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frostcat

The Time is Almost at Hand

Due to some derpish-smart planning, I'm prepping up for the upcoming return within February.  There are a couple of things that still wavering as far as what I'm planning on getting.  Granted one of them is of course a computer to call my own.  As discussed and agreed upon, I've chosen the desktop route due to proper upgrading to chips, hard drives and what not.  Now my question to that is "What type?" High-end or Gaming?

When I say "high-end" I'm looking for the good and okay computers.  I have seen some duo-core processors with a nice TB hard drive and 4-6 GB of RAM.  Sounds pretty good and for a nice range from five to seven hundred.  Then there's the gaming computers.  Obviously enough it does heavily focus on PC games.  But I'm all about creation and 3D is one of them I would like to explore too.  Not to mention the mash-ups and video recording and editing of future conventions and random events.  With the awesome quad-core processors, hard drives, and video cards, this seems to be the correct way to go.

But I have a odd hunch that something might be at fault with those.  First off, they're pre-made.  Naturally you don't have the most epic of computers unless you build one yourself.  In this case however, I'm afraid they might run well on games only and not normal/editing programs.  What do you guys think I should honestly get between the two types?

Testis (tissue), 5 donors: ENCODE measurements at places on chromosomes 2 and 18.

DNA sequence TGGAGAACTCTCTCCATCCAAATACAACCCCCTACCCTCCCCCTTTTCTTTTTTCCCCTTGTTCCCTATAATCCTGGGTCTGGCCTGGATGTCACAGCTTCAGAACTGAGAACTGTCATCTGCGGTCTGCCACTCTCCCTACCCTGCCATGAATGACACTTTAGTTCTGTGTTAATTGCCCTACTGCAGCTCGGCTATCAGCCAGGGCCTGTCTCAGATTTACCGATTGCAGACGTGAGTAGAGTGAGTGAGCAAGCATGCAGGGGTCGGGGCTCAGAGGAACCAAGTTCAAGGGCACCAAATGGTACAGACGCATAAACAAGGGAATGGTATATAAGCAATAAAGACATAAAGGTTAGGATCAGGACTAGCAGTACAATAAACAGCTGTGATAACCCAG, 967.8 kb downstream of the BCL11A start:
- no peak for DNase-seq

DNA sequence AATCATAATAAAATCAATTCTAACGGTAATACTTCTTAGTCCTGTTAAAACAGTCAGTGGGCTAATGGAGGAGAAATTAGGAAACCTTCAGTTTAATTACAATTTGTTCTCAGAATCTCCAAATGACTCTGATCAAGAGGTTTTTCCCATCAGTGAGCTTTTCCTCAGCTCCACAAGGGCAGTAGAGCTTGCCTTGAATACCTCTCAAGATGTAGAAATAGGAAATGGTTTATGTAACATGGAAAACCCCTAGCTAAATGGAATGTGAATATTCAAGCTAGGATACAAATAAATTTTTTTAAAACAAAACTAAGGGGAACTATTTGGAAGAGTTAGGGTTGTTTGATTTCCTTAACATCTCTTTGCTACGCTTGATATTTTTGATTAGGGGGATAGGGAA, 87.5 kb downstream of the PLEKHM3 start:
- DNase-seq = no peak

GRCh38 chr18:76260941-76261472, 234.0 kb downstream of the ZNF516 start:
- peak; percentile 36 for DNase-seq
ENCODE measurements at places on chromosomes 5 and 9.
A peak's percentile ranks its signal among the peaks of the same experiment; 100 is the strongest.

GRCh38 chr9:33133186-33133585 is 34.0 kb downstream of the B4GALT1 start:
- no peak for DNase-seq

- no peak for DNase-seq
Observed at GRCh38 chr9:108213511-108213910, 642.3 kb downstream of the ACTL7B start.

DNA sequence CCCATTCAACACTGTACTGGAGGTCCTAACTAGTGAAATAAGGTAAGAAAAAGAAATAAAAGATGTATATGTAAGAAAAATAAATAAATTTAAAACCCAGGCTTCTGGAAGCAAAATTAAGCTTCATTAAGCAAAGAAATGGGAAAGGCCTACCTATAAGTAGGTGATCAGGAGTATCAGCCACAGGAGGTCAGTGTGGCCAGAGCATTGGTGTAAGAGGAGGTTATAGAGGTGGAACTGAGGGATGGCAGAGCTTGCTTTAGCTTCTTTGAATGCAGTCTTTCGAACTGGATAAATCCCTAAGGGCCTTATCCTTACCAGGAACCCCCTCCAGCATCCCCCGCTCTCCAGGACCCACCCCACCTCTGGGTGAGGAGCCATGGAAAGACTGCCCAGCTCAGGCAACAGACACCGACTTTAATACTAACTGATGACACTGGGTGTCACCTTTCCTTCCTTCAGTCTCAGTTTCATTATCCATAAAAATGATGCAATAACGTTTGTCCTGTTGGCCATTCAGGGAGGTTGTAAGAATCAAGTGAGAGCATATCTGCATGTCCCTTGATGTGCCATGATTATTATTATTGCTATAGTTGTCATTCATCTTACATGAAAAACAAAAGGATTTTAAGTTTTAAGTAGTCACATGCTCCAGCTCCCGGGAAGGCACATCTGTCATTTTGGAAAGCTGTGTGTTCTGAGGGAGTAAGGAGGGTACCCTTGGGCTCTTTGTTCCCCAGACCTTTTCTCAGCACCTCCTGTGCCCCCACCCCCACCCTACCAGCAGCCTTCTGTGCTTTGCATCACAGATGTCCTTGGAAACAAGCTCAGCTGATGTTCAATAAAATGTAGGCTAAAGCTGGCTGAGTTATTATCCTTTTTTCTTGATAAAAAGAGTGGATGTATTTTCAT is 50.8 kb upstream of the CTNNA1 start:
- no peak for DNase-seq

- Frostcat
Viewed: 15 times
Added: 5 years, 9 months ago
 
Tweaker
5 years, 9 months ago
The fun thing about building your own PC is that you can get the parts that will specifically suit your needs. If what you're doing requires a good graphics card but not a lot of processing, do that; if you need a lot of power but don't plan on playing too many games, account for that. Account for what you want to do an actively plan on focusing on.

You'll probably do fine with around 4GB of RAM or so but if you ever need more, you can just get more. Dual-core is fine but the extra processing power of extra cores can help with multitasking, streaming, rendering, et al. Figure out exactly--not just vaguely--what you want to be able to do and make a decision from there. That's the best way to do it.

Remember you can always upgrade again later; just make sure you have a motherboard that is relatively equipped to handle newer components and you'll be fine.
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